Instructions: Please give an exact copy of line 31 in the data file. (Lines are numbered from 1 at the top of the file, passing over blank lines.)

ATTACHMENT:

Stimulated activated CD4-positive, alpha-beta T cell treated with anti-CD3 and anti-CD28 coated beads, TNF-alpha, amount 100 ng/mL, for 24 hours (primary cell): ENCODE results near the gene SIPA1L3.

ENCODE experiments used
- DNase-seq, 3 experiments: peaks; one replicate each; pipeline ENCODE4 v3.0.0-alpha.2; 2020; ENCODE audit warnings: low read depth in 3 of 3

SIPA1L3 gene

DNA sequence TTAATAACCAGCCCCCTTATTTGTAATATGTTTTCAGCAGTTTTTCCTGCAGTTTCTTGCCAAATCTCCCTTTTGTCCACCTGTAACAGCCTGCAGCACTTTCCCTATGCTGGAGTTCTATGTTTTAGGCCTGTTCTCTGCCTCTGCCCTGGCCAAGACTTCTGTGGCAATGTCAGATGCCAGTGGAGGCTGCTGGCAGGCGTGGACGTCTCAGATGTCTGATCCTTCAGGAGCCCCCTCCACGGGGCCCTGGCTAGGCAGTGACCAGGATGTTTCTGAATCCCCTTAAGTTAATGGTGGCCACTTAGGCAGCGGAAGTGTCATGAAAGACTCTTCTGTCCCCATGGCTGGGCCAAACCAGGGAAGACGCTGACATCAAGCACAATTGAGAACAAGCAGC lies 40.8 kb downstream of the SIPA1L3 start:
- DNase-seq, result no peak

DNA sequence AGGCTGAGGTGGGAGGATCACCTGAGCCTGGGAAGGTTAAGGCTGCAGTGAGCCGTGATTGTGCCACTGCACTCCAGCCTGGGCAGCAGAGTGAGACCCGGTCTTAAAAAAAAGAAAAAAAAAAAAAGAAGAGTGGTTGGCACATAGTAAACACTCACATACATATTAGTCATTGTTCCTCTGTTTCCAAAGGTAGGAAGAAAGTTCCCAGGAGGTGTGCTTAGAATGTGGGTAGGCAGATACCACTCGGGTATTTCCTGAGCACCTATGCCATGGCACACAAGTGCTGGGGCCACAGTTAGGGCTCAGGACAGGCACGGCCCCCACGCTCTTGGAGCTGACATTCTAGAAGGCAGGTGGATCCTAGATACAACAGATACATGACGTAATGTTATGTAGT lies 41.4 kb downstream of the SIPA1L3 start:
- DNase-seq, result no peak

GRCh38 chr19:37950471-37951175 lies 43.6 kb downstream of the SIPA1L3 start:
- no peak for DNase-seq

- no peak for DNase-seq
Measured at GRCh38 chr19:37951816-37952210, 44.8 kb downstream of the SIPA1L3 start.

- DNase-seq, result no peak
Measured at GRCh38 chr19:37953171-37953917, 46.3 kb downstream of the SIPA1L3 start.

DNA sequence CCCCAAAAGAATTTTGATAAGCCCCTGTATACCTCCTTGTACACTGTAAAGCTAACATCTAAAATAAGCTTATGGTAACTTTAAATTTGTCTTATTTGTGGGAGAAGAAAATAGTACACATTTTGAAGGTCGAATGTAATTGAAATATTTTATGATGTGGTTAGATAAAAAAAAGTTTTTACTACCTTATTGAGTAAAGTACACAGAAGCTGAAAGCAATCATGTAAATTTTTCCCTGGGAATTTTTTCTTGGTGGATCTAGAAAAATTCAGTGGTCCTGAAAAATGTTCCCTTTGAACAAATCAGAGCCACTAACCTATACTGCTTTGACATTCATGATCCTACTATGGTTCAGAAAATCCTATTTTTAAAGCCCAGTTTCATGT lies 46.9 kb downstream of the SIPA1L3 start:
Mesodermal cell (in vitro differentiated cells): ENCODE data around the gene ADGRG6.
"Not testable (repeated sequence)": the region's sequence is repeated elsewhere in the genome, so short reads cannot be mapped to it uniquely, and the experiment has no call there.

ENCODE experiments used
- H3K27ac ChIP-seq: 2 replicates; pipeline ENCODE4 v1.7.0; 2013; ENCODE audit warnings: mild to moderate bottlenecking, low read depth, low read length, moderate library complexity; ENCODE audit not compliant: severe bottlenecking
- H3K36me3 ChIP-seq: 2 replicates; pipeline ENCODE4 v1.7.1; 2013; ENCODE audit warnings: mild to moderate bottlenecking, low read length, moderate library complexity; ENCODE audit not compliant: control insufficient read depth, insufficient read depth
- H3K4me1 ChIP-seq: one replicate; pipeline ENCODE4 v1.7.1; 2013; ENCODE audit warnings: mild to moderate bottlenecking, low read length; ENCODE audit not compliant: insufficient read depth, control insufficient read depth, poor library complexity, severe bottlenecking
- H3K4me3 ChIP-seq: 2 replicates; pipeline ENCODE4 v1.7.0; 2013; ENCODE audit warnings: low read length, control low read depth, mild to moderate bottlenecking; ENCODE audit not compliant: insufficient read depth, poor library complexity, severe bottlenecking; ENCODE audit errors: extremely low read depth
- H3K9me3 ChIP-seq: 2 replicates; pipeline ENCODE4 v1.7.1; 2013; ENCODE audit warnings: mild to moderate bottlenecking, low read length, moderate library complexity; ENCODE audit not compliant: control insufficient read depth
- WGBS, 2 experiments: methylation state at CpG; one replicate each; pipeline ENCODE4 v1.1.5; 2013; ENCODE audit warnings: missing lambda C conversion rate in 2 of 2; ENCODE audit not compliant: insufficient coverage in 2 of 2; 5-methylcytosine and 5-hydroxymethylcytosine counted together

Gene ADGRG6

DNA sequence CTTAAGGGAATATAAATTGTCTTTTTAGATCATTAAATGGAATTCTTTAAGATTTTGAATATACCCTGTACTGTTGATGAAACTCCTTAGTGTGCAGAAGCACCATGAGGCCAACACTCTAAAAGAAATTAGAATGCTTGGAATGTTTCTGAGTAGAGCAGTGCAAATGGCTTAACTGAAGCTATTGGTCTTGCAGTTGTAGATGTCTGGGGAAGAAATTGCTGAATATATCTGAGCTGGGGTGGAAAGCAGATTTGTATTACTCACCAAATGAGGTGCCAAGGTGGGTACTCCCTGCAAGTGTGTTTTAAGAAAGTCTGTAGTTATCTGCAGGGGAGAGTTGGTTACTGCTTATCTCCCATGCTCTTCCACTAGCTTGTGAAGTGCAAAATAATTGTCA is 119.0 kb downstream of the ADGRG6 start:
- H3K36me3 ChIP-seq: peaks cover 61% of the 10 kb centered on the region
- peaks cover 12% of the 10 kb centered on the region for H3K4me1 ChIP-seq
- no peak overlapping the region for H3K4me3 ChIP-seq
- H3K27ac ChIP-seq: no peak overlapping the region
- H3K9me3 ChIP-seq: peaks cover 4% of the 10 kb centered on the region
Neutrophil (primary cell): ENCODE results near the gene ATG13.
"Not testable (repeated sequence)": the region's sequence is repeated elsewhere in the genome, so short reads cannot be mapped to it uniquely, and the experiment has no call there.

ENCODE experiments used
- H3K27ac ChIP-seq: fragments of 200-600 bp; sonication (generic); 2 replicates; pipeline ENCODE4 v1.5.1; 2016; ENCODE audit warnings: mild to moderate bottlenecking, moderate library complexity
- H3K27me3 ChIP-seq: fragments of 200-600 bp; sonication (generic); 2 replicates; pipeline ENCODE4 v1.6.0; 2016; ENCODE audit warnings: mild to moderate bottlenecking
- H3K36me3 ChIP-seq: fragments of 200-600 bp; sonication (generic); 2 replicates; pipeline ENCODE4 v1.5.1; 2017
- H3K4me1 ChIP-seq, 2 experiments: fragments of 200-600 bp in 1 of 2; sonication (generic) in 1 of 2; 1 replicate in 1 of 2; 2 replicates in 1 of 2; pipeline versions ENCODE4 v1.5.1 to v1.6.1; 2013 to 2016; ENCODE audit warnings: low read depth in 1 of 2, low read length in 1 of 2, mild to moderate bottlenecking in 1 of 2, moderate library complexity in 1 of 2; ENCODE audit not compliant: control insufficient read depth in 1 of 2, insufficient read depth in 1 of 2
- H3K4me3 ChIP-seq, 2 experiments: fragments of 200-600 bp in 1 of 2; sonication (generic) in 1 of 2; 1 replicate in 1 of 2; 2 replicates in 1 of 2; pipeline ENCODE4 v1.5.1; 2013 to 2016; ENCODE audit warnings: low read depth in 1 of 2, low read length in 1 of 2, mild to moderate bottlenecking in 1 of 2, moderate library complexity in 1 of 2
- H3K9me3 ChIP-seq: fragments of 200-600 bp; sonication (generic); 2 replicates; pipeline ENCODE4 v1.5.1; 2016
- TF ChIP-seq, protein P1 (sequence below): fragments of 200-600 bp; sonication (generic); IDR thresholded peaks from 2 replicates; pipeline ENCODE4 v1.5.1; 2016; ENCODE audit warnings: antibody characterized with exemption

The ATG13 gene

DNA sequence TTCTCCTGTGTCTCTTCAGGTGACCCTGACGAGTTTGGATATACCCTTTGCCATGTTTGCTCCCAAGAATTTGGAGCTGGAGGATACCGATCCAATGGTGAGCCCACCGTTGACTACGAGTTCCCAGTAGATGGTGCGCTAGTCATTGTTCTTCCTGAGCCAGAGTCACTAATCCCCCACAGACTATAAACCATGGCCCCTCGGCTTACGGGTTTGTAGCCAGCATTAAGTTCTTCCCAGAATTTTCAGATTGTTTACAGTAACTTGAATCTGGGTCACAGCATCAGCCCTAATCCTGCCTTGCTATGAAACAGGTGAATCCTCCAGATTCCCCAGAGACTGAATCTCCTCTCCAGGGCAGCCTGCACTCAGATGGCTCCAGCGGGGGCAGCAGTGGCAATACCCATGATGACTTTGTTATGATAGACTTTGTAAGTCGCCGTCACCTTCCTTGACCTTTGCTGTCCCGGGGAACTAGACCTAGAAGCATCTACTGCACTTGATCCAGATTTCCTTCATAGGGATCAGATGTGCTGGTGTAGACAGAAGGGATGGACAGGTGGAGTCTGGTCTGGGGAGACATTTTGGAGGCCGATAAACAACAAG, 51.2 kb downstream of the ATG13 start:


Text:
- H3K9me3 ChIP-seq: peaks cover 4% of the 10 kb centered on the region